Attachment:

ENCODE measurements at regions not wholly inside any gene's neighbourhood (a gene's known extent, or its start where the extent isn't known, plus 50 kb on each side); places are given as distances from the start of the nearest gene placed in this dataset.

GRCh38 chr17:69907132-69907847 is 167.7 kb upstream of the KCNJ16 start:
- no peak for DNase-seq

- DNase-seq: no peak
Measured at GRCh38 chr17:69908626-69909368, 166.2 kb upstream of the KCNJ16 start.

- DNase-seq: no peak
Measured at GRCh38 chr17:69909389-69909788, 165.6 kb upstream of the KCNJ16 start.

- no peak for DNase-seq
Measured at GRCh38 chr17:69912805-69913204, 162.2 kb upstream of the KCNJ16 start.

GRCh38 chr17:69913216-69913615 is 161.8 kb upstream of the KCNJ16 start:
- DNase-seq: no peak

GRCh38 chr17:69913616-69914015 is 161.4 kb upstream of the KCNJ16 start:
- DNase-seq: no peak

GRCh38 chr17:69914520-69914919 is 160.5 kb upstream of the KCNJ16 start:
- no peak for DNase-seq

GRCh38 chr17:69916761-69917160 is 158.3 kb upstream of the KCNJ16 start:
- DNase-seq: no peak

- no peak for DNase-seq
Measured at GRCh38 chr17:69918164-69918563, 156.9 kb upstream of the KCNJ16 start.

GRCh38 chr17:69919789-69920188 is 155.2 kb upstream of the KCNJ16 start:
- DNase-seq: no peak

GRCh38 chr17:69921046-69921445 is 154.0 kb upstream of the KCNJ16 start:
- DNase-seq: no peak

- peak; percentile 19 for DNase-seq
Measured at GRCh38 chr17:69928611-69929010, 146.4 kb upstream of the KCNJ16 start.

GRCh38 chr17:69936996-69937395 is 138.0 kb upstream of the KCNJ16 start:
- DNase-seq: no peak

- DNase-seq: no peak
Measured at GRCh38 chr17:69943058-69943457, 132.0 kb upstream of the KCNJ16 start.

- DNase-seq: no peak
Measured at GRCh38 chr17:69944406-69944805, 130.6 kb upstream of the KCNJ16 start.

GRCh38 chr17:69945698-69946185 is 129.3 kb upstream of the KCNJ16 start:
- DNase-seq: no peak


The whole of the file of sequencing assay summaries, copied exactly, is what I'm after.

ENCODE measurements at regions not wholly inside any gene's neighbourhood (a gene's known extent, or its start where the extent isn't known, plus 50 kb on each side); places are given as distances from the start of the nearest gene placed in this dataset.

GRCh38 chr17:69907132-69907847 is 167.7 kb upstream of the KCNJ16 start:
- no peak for DNase-seq

- DNase-seq: no peak
Measured at GRCh38 chr17:69908626-69909368, 166.2 kb upstream of the KCNJ16 start.

- DNase-seq: no peak
Measured at GRCh38 chr17:69909389-69909788, 165.6 kb upstream of the KCNJ16 start.

- no peak for DNase-seq
Measured at GRCh38 chr17:69912805-69913204, 162.2 kb upstream of the KCNJ16 start.

GRCh38 chr17:69913216-69913615 is 161.8 kb upstream of the KCNJ16 start:
- DNase-seq: no peak

GRCh38 chr17:69913616-69914015 is 161.4 kb upstream of the KCNJ16 start:
- DNase-seq: no peak

GRCh38 chr17:69914520-69914919 is 160.5 kb upstream of the KCNJ16 start:
- no peak for DNase-seq

GRCh38 chr17:69916761-69917160 is 158.3 kb upstream of the KCNJ16 start:
- DNase-seq: no peak

- no peak for DNase-seq
Measured at GRCh38 chr17:69918164-69918563, 156.9 kb upstream of the KCNJ16 start.

GRCh38 chr17:69919789-69920188 is 155.2 kb upstream of the KCNJ16 start:
- DNase-seq: no peak

GRCh38 chr17:69921046-69921445 is 154.0 kb upstream of the KCNJ16 start:
- DNase-seq: no peak

- peak; percentile 19 for DNase-seq
Measured at GRCh38 chr17:69928611-69929010, 146.4 kb upstream of the KCNJ16 start.

GRCh38 chr17:69936996-69937395 is 138.0 kb upstream of the KCNJ16 start:
- DNase-seq: no peak

- DNase-seq: no peak
Measured at GRCh38 chr17:69943058-69943457, 132.0 kb upstream of the KCNJ16 start.

- DNase-seq: no peak
Measured at GRCh38 chr17:69944406-69944805, 130.6 kb upstream of the KCNJ16 start.

GRCh38 chr17:69945698-69946185 is 129.3 kb upstream of the KCNJ16 start:
- DNase-seq: no peak